Floorball Life

Floorball in China? Yes, and it’s getting big

Lately, there has been a lot of fuss about floorball in connection with China. The most populous country on earth ushered to the floorball scene strongly in the past years by becoming a member of the IFF, by signing up their national team for the first time to an IFF event and by getting the rights to organize WFC U19 in 2020. It was this year, 2017, when the first Chinese national team played it’s official match against another Asian opponents at the qualification for the Women’s World Championship taking place in Bratislava, Slovakia later this year. And even though the team’s results weren’t terrific, it was a historical moment for the whole Chinese floorball movement. Michael Blazik will give us a closer look on how the Chinese floorball really looks like. The Czech coach has moved to China last year to push the local floorball development to another step.

“I would like to dare all the floorball adventurers to come to China and be part of this floorball development!”

“During my university studies I worked for the Superleague team Sparta Prague as a coach and also as a chief coach of their youth academy. Twice during summer break I made a floorball visit to Asia. First to Korea and then to China.”  These were the first steps for Michael Blazik in his Asian floorball career. With the Koreans he participated at the WFC2014 in Sweden as the team coach and in China he organised the first ever youth floorball camp in 2015. “After I finished university I got an offer from Shanghai to come to work in China full-time. I didn’t hesitate much and I seized this opportunity on writing the first chapters of Chinese floorball.”

So what does floorball in China actually look like? “There is a number of groups that are independently on each other organizing and developing floorball. Their focus is youth floorball and so at the moment there maybe a few thousands of young floorballers. The problem is fragmentation of the floorball scene and the animosity between these groups which don’t want to cooperate with each other.”

Michael Blazik has decided to fight this animosity and tries step by step to unite these groups. He founded the Salming 3+1 league, the first Chinese floorball league in Shanghai. To make it simple to attend the league is open to new teams any time of the season. Each round is a tournament that takes place once a month. Every time new teams can sign up. The teams get points for their result at the tournament into the long term standings. This league has been going on since December and has already gone through 5 rounds. Next month the final round is on which will be also the closing of the first league season. Shortly after that the preparations for the next season will begin.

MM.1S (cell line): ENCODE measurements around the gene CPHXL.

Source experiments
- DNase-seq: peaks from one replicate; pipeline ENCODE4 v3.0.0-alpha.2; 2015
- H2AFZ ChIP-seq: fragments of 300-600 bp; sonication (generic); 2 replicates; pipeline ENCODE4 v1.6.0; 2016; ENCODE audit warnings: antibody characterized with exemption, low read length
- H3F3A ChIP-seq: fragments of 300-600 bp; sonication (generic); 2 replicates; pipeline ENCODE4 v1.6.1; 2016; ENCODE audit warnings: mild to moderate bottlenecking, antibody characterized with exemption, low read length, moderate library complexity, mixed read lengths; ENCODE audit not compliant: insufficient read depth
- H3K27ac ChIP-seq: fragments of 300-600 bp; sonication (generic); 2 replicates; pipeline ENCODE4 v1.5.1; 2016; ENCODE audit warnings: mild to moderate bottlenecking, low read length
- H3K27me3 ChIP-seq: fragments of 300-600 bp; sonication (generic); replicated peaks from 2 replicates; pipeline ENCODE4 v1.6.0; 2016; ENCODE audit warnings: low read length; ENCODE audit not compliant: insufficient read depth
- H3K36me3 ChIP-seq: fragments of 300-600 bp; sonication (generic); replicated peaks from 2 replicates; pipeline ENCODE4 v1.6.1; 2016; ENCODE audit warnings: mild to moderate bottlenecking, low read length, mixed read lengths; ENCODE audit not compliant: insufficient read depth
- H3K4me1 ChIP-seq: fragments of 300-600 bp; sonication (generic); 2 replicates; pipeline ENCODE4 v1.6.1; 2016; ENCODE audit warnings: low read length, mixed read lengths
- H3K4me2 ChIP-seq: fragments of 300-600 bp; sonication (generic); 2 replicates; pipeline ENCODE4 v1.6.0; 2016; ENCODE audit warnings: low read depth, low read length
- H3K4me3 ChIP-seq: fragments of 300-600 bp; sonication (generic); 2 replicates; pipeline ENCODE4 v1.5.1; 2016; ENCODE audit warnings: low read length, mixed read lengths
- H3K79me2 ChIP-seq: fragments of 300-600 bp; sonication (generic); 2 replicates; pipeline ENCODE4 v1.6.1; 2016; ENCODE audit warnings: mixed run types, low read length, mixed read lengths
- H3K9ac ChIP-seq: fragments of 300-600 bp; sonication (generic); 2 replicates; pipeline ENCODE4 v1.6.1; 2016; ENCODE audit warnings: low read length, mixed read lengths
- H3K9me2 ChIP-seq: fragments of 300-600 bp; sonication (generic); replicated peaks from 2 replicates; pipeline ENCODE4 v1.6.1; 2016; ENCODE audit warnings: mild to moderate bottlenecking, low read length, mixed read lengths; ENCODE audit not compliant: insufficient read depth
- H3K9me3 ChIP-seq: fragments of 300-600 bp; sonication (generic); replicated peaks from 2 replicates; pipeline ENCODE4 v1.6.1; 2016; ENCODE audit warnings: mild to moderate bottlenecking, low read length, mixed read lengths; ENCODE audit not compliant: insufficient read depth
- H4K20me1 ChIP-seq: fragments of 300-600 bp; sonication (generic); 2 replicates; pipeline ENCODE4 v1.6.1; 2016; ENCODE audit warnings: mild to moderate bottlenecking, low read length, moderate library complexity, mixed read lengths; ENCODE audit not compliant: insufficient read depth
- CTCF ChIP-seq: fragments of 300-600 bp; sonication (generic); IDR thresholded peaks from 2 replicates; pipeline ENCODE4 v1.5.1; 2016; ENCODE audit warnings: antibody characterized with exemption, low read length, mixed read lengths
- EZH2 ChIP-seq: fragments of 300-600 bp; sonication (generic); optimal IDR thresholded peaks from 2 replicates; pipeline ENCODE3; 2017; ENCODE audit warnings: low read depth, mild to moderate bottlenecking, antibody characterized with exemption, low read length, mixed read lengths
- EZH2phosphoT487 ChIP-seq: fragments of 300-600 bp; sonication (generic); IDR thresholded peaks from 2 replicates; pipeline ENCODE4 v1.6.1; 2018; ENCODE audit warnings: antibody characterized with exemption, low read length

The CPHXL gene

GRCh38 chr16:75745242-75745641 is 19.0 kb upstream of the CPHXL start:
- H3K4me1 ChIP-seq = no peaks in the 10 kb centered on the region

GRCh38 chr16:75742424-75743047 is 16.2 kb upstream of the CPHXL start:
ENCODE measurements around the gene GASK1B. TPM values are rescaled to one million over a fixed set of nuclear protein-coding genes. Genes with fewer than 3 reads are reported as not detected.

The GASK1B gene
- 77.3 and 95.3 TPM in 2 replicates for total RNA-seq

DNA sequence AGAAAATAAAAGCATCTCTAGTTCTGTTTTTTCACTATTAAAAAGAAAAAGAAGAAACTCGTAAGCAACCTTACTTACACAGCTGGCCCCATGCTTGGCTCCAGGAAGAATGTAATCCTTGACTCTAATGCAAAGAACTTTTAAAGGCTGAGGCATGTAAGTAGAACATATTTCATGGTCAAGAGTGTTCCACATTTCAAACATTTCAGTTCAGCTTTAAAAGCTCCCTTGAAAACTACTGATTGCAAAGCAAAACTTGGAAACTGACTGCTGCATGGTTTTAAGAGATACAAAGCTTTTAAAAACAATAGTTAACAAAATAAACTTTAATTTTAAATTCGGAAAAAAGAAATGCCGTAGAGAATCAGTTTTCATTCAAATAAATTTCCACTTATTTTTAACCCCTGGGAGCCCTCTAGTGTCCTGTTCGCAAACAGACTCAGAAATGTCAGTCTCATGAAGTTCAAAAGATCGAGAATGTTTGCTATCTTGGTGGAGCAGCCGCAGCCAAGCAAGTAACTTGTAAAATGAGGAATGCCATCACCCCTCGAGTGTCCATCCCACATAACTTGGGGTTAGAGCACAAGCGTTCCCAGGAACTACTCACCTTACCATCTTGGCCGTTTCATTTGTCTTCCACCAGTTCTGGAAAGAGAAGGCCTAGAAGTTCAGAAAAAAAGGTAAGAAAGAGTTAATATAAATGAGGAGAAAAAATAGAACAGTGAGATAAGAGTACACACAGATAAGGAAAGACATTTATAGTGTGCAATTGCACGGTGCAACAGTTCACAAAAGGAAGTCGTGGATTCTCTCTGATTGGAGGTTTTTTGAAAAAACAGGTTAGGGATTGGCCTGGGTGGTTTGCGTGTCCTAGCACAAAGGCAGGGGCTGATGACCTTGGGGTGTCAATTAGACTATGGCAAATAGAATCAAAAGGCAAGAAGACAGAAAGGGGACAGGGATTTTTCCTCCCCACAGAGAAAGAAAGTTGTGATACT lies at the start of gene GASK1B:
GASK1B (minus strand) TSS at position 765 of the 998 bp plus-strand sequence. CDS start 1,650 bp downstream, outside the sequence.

Blazik believes that in ten years floorball will be played by tens of thousands people or possible hundreds of thousands. “In a country with 1,3 billion it’s no problem.” However, big journeys start with small steps. “The first tournament was attended by 5 teams and since then the league has been growing regularly. In total 13 teams have already participated and the quality has been also growing. Nevertheless, the league has been dominated by the Latvian-Swedish formation called Manhattan IBK, which has except for one draw won all their games. We have also launched an analogical youth league and I trust that soon it will become a mass issue. Currently we have made just an internal U8 category for our own teams. We needed to set the standards and create something that will function. From the next month the youth league will be open to all interested teams.”

Floorball is mainly popular in Shanghai but is starting to grow in the nearby city of Hangzhou, Beijing and in some other big cities. “It would be great to get more floorball passionate people from Europe to come. Unfortunately, the level is very low and every person that played floorball in Europe at some level is a big contribution. I think it’s a great floorball adventure mainly for students who can take advantage of the many scholarships and exchange programs and come to Shanghai for instance, but also young coaches, who have an opportunity to become full-time employed in floorball. I would like to dare all the floorball adventurers to come to China and be part of this floorball development! I promise you a lot of experience and not just in the floorball sphere.

Do you want to receive updates about Michael’s work in China or are you interested in coming to China? Like his Facebook page and send him a message!

 

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